Poll: Bush, Kerry Locked in Dead Heat Voter opinion in the presidential race has fluctuated dramatically in the first two weeks of September, but according to a new Pew Research Center poll, President Bush and Sen. Kerry are again in a statistical dead heat. NPR's Michele Norris talks to Andrew Kohut of the Pew Research Center.
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Poll: Bush, Kerry Locked in Dead Heat

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Poll: Bush, Kerry Locked in Dead Heat

Poll: Bush, Kerry Locked in Dead Heat

Poll: Bush, Kerry Locked in Dead Heat

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  • <iframe src="https://www.npr.org/player/embed/3922031/3922415" width="100%" height="290" frameborder="0" scrolling="no" title="NPR embedded audio player">

President Bush and Sen. John Kerry are in a statistical dead heat again after a momentary gain by Bush after the Republican National Convention. Geoff Gaudreault hide caption

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Geoff Gaudreault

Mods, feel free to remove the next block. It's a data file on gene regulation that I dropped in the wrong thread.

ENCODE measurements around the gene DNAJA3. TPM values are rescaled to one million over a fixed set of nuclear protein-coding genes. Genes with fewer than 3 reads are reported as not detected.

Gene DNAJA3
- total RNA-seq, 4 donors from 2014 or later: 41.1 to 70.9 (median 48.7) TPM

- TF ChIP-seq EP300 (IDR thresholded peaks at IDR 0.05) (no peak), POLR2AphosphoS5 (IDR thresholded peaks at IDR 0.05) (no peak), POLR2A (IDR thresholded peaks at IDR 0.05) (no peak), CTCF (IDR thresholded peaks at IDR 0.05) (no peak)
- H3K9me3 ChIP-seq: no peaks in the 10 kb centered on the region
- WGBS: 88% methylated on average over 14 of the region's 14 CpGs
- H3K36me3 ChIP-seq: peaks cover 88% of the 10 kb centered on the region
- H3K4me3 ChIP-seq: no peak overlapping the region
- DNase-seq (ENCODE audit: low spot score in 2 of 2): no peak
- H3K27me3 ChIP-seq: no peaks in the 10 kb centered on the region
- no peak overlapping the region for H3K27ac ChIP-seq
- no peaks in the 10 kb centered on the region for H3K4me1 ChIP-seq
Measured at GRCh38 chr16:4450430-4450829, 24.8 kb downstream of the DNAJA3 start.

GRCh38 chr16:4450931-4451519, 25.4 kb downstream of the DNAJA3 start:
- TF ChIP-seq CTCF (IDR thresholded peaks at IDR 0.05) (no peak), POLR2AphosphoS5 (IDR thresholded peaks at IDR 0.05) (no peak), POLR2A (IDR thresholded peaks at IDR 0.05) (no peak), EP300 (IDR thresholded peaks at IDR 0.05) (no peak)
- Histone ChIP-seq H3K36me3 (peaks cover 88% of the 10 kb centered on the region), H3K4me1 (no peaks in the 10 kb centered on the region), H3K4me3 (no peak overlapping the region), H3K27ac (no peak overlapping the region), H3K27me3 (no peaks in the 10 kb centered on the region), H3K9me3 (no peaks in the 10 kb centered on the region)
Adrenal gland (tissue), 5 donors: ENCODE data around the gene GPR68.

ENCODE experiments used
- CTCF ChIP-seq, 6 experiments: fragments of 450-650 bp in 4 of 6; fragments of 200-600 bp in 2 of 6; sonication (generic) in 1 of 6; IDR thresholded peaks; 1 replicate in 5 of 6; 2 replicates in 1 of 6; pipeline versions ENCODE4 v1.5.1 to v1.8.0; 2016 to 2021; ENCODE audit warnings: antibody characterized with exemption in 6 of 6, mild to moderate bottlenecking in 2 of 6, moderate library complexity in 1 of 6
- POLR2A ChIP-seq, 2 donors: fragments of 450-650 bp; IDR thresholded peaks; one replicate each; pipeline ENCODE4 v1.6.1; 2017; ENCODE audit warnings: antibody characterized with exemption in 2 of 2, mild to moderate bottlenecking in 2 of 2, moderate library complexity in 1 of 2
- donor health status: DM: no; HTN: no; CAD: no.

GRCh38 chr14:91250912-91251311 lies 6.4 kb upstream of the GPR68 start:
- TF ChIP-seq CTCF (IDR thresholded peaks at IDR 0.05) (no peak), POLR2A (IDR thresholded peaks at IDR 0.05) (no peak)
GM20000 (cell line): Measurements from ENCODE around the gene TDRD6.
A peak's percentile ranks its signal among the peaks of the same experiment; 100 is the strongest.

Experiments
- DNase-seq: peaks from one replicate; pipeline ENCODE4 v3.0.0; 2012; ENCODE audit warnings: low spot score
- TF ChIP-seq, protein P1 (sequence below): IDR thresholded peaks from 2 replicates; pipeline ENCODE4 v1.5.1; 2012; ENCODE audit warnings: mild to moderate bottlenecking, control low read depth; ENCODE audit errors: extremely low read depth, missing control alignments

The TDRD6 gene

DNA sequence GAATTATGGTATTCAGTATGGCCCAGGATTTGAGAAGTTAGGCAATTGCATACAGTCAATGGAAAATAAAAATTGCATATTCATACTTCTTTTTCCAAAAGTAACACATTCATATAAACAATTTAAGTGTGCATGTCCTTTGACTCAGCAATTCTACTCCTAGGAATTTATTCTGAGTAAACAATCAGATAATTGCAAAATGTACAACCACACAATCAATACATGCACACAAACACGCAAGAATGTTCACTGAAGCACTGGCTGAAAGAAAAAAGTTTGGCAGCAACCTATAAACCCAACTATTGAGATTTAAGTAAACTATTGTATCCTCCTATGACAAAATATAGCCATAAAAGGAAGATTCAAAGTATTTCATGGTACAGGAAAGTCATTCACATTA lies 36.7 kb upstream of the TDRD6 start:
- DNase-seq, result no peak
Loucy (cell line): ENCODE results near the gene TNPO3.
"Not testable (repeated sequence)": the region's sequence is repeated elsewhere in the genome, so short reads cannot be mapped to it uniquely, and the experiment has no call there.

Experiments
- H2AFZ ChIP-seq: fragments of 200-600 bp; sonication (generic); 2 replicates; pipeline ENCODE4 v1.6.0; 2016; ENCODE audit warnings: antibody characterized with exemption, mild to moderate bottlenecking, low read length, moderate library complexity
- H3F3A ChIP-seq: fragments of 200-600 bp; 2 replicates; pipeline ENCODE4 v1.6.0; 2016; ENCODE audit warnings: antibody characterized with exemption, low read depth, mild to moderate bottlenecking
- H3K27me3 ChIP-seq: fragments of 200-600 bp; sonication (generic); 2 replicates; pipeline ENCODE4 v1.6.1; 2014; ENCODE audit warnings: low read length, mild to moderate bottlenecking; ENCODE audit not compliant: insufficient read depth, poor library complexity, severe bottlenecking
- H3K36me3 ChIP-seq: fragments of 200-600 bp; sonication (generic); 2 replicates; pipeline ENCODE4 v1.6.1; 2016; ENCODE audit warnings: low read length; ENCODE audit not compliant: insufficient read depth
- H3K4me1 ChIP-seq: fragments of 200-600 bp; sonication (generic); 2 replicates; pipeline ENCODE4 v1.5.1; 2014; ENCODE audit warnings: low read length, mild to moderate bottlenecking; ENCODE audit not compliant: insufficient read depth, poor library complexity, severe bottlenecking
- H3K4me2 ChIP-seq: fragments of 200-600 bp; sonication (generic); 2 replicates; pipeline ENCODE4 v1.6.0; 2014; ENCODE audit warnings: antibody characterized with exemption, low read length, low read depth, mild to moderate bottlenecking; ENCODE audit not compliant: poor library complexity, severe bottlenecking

Voter opinion in the presidential race has fluctuated dramatically in the first two weeks of September, but according to a new Pew Research Center poll, President Bush and Sen. John Kerry are again in a statistical dead heat.

Following the Republican convention, President Bush took a substantial lead over his Democratic opponent, 52 percent to 40 percent. Yet polling conducted between Sept. 11 and 14 shows an even race among registered voters, with each candidate claiming 46 percent.

The tightening race underscores the volatility of the swing vote and the importance of the upcoming presidential debates. NPR's Michele Norris talks to Andrew Kohut of the Pew Research Center.